The TV hit comedy “Hey Dad” masked a tragedy for one little girl

What do you get when you put a vulnerable child, a practiced pedophile, network cover-ups, and an indifferent mother into

What do you get when you put a vulnerable child, a practiced pedophile, network cover-ups, and an indifferent mother into a setting of television show fame in an era where people kept their mouths shut – you get Allegedly, the poignant yet brutally honest hard hitting revelatory autobiography by Sarah Monahan, one of the child stars sexually abused in the now defunct but once popular TV series Hey Dad! 

Sarah Monahan is no sensationalist seeking media headlines. Instead, her reluctant but emotionally grueling experience is written in a brutally frank tone. She does not blame or explain, but tells her story as a sickly young child who is unwittingly thrust into the world of a burgeoning television sitcom from 1987 to 1994 by a mother who is portrayed as remote and resentful of her child’s fame.

AllegedlySarah has the role of Jenny the youngest child of the main protagonist, Martin Kelly (played by Robert Hughes), a busy working widower who is portrayed as an architect who is juggling both family and career.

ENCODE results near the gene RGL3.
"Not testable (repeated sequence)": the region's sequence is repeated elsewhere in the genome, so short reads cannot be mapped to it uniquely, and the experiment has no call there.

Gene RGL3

It all seems to be very benign on the surface, hardworking dad, happy kids and a busy secretary filling in the gaps as caring female, but beneath the surface lies a more sinister theme – that of the predatory male. Robert Hughes, the avuncular father figure is known backstage by his crew as a bit of a perv, who likes to rub up against women and flash his penis when given the opportunity. But because he is the star, and because it is an uncomfortable and awkward situation, it is left largely unaddressed. There are muttered accusations in the makeup room and wardrobe. Women resist the job of knocking on his trailer door as he would greet them with an erect penis. 

Sarah is matter of fact in her tone. She is accused of being cold and unemotional by her mother, and in fact, she does seem remote in her account – almost as if she is distancing herself from the events by remaining cold and factual, however at times the reader can sense her rage, her bewilderment and her impotence as a small child being thrust into the path of a manipulative child molester, and not being listened to or believed. 

The beginning of the abuse is subtle. Sarah’s beloved and protective father dies suddenly, and Robert Hughes begins his diabolical grooming assault. As a small child, Sarah is aware that sitting on his knee (part of her role as a dutiful child) was becoming problematic. Unable to put into words what she could not understand as a child, she attempted to distance herself from him, but he always made ways to find her alone. Although penetration did not take place, he found opportunities to flash his penis at her – once when she was colouring in alone backstage, he stood over her with his penis out. As other times, he would take any opportunity to rub up against her. Although other cast and crew were aware of this, some even addressing the producer, nothing was done about it. After all, Hughes was the star.